Select type I and type III endoleaks at the completion of fenestrated endovascular aneurysm repair resolve spontaneously
Objective: The Society for Vascular Surgery reporting standards for endovascular aneurysm repair (EVAR) consider the presence of a type I or type III endoleak a technical failure. However, the nature and implications of these endoleaks in fenestrated EVAR (FEVAR) are not well understood. Methods: We performed a single-center retrospective review of 53 patients who underwent FEVAR with the Zenith Fenestrated AAA Endovascular Graft (Cook Medical, Bloomington, Ind) from 2013 to 2018. We excluded one patient without contrast-enhanced postoperative imaging who was lost to follow-up after discharge. Small, slow, type I and type III endoleaks on completion angiography were routinely observed. We identified patients with completion type I or type III endoleaks by angiography review and characterized endoleak type, location, and rate of resolution on initial postoperative imaging. Results: Fifty-two patients were included; mean age was 75 ± 8 years, 75% were male, and 91% were white. Of 146 visceral vessels (100 renal arteries and 46 superior mesenteric arteries), 145 (99%) were preserved with 103 fenestrations and 43 scallops; 102 (70%) target vessels were stented. After implantation of all device components, 31 patients (60%) had evidence of type I or type III endoleak. Twelve patients (39%) underwent further intervention at the index procedure, and three endoleaks resolved completely. Twenty-eight patients (54%) had a type I or type III endoleak on completion angiography. There were no differences between patients with and without completion endoleaks in baseline demographics, graft design, neck anatomy, or proportion of cases performed within the instructions for use of the device. Perioperative mortality was 1.9%. On initial postoperative imaging, 27 of 28 (96%) endoleaks resolved spontaneously. One small, persistent type IA or type III endoleak was identified on postoperative day 27 and was observed. This endoleak had resolved completely on computed tomography angiography 6 months postoperatively. In patients without a completion endoleak, one type IA endoleak secondary to graft infolding was discovered on postoperative imaging and was successfully treated with placement of endoanchors and Palmaz stent. Median follow-up was 269 days. No additional type I or type III endoleaks were identified in any patient for the duration of follow-up. Conclusions: Whereas completion type I and type III endoleaks are common after FEVAR with the ZFEN device, nearly all of these endoleaks resolve spontaneously by the initial postoperative imaging. These results suggest that select completion endoleaks after FEVAR with the ZFEN device do not require intervention at the index procedure.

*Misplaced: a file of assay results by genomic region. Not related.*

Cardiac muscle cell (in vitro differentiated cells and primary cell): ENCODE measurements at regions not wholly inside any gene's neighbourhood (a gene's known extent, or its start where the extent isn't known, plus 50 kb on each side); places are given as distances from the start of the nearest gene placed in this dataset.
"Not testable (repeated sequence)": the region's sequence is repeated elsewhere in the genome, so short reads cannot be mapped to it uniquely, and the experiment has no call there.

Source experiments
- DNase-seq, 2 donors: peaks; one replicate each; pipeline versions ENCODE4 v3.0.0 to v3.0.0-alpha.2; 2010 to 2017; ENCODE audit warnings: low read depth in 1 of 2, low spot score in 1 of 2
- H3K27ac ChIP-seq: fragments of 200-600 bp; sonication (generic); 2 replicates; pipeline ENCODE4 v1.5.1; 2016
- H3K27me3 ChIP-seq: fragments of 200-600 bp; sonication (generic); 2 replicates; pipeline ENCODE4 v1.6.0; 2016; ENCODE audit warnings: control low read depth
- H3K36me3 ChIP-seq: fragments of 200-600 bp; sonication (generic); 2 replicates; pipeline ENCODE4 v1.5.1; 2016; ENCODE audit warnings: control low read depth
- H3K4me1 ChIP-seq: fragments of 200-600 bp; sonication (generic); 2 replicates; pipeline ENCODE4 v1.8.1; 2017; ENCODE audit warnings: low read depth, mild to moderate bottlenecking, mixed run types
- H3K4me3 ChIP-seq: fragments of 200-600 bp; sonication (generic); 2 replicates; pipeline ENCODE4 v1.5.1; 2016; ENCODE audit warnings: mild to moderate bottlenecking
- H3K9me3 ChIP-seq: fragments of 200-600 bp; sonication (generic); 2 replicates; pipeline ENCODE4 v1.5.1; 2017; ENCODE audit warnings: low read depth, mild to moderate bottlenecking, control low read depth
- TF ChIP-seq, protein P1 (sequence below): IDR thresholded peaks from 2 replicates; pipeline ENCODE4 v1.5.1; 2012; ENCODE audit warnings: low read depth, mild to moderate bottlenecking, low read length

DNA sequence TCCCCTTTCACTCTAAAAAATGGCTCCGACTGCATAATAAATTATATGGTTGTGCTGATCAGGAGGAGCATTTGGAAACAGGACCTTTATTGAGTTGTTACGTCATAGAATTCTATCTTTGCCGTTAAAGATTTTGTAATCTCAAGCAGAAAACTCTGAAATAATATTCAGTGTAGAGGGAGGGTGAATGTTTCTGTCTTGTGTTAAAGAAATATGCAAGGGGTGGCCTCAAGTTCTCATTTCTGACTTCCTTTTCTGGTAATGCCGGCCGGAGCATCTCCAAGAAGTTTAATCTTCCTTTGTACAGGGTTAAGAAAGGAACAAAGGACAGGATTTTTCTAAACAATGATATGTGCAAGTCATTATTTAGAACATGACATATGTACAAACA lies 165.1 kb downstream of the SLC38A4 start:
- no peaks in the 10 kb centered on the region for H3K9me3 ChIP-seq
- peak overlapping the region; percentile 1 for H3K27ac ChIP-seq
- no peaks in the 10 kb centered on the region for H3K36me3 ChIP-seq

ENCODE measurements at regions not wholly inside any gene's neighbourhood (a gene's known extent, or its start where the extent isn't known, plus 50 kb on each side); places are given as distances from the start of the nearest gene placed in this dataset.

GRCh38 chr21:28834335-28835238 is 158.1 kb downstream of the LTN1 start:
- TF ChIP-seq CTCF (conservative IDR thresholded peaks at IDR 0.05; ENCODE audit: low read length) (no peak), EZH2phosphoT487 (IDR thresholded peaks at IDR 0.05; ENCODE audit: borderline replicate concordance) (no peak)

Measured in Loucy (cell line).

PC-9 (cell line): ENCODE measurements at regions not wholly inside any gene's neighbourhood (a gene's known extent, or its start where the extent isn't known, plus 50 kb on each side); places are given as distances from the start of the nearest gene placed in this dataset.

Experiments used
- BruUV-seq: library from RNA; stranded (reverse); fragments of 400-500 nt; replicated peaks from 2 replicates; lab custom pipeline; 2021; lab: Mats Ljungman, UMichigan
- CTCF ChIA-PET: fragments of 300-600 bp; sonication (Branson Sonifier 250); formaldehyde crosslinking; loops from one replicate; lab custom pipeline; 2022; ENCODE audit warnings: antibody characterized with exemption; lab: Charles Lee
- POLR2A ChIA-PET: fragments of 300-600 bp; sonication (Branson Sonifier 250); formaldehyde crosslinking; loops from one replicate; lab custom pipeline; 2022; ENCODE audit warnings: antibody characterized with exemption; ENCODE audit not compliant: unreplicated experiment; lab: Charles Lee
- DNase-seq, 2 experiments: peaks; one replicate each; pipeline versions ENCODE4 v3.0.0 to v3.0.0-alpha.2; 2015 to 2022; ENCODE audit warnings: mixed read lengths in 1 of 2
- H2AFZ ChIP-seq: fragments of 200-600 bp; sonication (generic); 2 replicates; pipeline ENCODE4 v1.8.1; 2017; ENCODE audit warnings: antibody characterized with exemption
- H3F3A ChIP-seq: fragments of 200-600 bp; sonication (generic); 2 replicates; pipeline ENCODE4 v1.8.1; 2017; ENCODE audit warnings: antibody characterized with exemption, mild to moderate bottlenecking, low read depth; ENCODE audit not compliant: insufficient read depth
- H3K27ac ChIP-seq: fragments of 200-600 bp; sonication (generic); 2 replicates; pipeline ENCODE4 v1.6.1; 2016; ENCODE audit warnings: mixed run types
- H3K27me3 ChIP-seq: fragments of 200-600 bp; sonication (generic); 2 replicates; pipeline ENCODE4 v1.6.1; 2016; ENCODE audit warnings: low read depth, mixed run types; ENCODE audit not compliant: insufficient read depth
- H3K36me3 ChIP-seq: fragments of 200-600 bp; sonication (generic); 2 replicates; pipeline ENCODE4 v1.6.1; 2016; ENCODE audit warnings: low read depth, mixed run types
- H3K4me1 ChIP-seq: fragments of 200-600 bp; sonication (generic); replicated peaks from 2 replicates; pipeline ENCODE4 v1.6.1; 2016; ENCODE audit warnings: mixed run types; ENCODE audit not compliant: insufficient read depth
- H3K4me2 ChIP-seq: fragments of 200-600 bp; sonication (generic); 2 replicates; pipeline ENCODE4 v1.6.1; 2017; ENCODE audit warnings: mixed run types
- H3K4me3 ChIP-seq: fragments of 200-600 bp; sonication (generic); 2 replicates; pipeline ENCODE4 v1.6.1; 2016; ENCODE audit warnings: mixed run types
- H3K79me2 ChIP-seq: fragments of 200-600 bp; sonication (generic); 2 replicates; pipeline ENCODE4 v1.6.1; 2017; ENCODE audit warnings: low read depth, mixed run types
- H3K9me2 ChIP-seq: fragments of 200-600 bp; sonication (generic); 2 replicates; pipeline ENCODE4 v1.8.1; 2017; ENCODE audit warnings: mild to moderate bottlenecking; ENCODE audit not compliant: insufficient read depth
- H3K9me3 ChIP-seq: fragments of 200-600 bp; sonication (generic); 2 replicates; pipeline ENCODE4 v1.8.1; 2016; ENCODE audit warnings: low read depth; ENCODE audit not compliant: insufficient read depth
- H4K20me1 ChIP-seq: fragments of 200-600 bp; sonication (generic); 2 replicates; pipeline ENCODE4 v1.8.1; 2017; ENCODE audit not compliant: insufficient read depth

|Keywords||Endoleak, Fenestrated EVAR, Juxtarenal AAA|
|Persistent URL||dx.doi.org/10.1016/j.jvs.2018.09.066, hdl.handle.net/1765/113402|
|Journal||Journal of Vascular Surgery|
Swerdlow, N.J. (Nicholas J.), McCallum, J.C. (John C.), Liang, P. (Patric), Li, C. (Chun), O'Donnell, T.F.X. (Thomas F.X.), Varkevisser, R.R.B. (Rens R.B.), & Schermerhorn, M.L. (2018). Select type I and type III endoleaks at the completion of fenestrated endovascular aneurysm repair resolve spontaneously. Journal of Vascular Surgery. doi:10.1016/j.jvs.2018.09.066